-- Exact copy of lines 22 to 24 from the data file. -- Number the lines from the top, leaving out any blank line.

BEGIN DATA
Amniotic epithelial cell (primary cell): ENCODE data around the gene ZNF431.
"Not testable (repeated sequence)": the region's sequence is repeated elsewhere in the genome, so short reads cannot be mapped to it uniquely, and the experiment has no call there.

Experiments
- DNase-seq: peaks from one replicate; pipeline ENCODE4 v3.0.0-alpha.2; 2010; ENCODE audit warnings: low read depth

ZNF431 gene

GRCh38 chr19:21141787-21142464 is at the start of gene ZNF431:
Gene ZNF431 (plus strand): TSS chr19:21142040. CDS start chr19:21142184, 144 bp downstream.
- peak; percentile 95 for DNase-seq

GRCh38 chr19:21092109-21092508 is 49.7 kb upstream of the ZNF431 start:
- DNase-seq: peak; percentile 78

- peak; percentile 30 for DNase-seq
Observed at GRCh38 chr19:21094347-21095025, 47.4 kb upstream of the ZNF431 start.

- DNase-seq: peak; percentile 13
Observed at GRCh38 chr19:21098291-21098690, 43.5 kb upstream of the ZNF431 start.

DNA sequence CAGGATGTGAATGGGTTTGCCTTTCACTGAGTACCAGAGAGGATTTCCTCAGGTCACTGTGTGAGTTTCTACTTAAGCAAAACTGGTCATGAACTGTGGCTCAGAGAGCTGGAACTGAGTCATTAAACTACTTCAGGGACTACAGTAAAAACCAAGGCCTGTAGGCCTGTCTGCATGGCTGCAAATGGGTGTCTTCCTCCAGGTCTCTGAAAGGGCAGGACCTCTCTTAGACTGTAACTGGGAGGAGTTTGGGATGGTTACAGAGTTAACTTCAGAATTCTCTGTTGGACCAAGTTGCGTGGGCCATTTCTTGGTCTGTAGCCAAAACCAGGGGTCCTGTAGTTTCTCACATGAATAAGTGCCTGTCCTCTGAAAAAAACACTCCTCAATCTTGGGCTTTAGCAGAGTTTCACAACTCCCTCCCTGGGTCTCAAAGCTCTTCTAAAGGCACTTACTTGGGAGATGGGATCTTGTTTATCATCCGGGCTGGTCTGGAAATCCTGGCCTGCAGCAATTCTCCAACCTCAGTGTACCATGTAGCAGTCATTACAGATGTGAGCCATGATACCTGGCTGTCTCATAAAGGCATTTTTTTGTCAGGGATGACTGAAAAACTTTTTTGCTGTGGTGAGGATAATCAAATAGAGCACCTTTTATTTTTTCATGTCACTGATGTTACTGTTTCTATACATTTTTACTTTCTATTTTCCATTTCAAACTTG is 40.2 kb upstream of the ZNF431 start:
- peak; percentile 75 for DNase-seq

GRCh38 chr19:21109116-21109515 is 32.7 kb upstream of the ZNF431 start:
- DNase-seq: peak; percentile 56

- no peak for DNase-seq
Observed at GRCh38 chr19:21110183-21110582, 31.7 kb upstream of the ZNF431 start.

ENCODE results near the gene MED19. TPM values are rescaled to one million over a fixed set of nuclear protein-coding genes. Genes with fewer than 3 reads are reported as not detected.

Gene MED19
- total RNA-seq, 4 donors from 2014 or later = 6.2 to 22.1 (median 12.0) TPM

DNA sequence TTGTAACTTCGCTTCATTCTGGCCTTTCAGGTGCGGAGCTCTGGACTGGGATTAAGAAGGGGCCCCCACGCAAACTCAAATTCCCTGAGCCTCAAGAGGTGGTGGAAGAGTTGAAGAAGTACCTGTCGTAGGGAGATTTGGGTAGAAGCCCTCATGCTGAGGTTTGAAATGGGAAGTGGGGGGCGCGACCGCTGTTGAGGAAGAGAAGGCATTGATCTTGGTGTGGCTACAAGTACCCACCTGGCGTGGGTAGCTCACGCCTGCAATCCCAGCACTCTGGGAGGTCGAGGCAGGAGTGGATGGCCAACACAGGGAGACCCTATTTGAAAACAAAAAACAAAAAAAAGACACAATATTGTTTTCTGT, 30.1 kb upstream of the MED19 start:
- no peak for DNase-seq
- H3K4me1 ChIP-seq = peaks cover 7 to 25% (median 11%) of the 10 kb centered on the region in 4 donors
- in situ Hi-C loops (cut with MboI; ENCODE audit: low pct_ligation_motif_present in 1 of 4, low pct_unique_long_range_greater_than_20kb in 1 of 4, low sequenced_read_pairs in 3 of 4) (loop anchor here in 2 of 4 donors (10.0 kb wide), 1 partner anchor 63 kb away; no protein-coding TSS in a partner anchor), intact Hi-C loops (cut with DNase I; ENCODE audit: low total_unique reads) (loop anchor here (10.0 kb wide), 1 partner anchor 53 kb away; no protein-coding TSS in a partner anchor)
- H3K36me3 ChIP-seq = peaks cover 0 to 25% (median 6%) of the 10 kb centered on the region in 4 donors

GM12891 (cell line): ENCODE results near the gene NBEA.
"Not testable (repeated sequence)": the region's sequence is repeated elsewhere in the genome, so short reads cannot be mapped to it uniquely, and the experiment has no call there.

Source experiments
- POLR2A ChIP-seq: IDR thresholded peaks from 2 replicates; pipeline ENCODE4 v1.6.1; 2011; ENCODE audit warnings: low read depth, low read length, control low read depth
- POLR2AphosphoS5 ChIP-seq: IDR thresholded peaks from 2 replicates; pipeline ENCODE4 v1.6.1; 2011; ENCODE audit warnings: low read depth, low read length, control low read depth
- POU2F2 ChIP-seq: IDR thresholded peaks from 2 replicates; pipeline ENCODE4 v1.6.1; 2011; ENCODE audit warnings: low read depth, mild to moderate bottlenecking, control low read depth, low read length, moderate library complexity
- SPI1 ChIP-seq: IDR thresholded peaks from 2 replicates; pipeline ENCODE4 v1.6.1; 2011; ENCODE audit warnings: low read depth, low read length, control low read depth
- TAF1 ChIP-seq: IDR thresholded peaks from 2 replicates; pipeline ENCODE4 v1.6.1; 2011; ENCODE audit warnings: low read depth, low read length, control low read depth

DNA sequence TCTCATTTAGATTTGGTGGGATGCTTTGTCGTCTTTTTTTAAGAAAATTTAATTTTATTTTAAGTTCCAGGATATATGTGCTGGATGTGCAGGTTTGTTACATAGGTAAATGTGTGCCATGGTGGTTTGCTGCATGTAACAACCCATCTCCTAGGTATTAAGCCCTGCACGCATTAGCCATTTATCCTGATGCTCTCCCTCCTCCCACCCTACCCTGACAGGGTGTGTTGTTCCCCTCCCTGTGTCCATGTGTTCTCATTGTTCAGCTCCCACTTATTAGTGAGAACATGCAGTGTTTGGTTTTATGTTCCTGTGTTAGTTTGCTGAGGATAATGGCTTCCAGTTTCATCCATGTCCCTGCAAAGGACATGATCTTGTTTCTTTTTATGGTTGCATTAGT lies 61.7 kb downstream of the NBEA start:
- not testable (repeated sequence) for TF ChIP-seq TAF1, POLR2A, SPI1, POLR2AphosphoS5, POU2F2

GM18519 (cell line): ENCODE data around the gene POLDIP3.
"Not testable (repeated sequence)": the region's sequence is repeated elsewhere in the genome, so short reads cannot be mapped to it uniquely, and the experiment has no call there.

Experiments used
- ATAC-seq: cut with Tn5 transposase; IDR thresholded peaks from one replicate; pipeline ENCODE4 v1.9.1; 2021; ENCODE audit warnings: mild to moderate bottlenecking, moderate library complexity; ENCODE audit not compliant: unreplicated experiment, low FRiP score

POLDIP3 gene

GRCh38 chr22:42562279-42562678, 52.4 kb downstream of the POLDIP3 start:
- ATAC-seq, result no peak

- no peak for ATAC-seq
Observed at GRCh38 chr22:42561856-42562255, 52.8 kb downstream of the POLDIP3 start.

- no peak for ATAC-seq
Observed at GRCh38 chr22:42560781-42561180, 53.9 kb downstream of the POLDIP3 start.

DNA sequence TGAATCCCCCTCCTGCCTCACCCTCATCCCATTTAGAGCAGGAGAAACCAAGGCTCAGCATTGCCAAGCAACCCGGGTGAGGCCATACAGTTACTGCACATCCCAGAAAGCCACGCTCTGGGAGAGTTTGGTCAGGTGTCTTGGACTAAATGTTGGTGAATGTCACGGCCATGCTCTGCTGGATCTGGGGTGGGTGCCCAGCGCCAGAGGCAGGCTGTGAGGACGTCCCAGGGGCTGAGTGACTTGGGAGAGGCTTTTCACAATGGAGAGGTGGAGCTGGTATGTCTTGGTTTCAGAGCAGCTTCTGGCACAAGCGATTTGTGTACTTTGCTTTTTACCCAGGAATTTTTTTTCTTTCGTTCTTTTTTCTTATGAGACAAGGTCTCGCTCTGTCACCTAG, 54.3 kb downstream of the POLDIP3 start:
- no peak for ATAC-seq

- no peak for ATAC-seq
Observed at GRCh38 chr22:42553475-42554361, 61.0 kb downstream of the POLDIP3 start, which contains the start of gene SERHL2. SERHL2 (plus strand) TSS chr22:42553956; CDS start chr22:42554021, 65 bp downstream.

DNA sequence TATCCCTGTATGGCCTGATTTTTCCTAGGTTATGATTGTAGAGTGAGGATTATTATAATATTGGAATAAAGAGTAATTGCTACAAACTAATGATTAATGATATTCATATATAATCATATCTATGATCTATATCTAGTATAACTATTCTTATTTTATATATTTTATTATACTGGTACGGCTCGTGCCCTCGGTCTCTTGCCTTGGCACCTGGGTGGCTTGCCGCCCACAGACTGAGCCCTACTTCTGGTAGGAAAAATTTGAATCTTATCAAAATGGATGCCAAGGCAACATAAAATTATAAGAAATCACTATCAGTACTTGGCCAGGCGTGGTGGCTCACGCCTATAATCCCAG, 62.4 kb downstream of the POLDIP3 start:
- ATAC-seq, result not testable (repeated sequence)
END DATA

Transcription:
Gene MED19
- total RNA-seq, 4 donors from 2014 or later = 6.2 to 22.1 (median 12.0) TPM

DNA sequence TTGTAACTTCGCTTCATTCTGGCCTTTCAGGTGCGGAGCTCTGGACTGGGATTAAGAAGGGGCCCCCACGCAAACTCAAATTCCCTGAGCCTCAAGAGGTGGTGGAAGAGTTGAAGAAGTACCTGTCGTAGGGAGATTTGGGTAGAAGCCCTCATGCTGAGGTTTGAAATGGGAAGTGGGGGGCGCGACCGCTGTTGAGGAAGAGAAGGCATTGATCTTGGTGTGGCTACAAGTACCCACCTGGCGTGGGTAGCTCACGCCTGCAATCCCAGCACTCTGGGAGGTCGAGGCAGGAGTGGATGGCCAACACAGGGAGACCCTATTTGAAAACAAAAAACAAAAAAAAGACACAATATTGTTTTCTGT, 30.1 kb upstream of the MED19 start: